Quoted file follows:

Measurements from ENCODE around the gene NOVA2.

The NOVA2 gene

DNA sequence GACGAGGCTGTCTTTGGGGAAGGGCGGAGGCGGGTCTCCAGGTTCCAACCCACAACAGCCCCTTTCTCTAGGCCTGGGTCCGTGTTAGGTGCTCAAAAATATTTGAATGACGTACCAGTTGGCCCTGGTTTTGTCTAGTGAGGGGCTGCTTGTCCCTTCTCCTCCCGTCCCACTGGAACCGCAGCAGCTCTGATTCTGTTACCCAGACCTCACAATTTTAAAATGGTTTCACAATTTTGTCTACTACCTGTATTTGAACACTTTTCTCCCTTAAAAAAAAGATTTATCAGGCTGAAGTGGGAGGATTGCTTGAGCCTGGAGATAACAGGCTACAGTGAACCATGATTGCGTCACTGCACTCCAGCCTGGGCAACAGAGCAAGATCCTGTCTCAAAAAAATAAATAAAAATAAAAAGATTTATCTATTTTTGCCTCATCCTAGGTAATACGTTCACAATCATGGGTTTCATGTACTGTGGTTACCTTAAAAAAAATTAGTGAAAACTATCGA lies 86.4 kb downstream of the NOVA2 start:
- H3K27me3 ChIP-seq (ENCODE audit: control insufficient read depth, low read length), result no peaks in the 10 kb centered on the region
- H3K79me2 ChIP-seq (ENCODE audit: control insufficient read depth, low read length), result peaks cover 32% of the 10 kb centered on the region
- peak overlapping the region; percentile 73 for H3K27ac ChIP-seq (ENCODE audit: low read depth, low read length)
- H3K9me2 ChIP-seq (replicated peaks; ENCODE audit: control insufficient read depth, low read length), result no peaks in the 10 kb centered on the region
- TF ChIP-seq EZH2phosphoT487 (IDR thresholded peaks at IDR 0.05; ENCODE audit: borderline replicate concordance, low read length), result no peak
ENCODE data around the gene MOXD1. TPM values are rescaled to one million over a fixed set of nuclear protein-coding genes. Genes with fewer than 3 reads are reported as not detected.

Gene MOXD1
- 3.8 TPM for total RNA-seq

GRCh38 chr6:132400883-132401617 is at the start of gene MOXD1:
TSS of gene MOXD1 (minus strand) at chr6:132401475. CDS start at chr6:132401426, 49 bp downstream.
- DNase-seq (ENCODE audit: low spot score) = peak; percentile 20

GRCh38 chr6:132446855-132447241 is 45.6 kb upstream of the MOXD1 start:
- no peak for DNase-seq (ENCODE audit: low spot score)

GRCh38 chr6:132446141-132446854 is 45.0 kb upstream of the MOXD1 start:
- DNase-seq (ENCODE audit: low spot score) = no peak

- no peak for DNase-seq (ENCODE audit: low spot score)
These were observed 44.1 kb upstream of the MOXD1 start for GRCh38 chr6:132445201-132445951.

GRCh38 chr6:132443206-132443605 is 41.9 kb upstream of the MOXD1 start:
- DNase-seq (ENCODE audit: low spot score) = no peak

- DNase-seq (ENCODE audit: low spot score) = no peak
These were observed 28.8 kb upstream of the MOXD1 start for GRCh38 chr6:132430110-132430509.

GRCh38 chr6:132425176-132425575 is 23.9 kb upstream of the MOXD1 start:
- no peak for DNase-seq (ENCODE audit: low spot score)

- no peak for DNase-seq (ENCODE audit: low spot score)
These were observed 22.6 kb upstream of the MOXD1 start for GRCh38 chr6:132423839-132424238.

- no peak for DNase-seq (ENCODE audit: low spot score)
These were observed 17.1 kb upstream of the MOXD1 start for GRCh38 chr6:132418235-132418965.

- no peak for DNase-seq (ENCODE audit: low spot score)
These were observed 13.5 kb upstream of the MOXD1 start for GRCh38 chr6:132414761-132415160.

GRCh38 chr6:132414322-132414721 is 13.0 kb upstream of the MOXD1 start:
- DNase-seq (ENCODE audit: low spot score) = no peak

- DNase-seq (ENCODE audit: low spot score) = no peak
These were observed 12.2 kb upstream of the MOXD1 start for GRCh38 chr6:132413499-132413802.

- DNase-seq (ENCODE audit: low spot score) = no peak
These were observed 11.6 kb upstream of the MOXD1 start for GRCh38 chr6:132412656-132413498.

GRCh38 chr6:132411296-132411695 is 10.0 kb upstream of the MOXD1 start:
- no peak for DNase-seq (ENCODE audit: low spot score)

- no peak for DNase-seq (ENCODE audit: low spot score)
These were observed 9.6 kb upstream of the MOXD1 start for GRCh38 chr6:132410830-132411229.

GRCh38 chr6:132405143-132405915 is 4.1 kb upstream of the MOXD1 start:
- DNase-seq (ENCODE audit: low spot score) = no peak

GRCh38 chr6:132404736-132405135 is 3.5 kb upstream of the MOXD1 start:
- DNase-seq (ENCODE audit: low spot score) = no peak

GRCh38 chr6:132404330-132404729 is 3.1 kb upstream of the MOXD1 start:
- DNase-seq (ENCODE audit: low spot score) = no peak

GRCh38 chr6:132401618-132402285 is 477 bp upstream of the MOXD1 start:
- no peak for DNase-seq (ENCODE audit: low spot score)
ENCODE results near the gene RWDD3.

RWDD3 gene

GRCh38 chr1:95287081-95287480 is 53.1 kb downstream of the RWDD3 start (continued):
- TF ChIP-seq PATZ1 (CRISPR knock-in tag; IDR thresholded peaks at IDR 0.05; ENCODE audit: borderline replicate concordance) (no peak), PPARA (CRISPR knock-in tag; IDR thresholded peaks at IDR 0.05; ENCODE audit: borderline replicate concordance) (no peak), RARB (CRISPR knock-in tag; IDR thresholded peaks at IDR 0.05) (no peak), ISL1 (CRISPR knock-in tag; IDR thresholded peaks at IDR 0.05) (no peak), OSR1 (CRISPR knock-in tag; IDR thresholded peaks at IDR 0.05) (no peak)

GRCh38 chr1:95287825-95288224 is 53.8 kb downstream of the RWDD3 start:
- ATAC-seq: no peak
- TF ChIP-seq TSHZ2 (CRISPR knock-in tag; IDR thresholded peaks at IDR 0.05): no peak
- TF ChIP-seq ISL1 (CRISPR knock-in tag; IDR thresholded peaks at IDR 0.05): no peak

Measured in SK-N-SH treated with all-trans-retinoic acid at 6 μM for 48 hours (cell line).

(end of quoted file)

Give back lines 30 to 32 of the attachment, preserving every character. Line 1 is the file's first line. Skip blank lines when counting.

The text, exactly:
These were observed 17.1 kb upstream of the MOXD1 start for GRCh38 chr6:132418235-132418965.

- no peak for DNase-seq (ENCODE audit: low spot score)
These were observed 13.5 kb upstream of the MOXD1 start for GRCh38 chr6:132414761-132415160.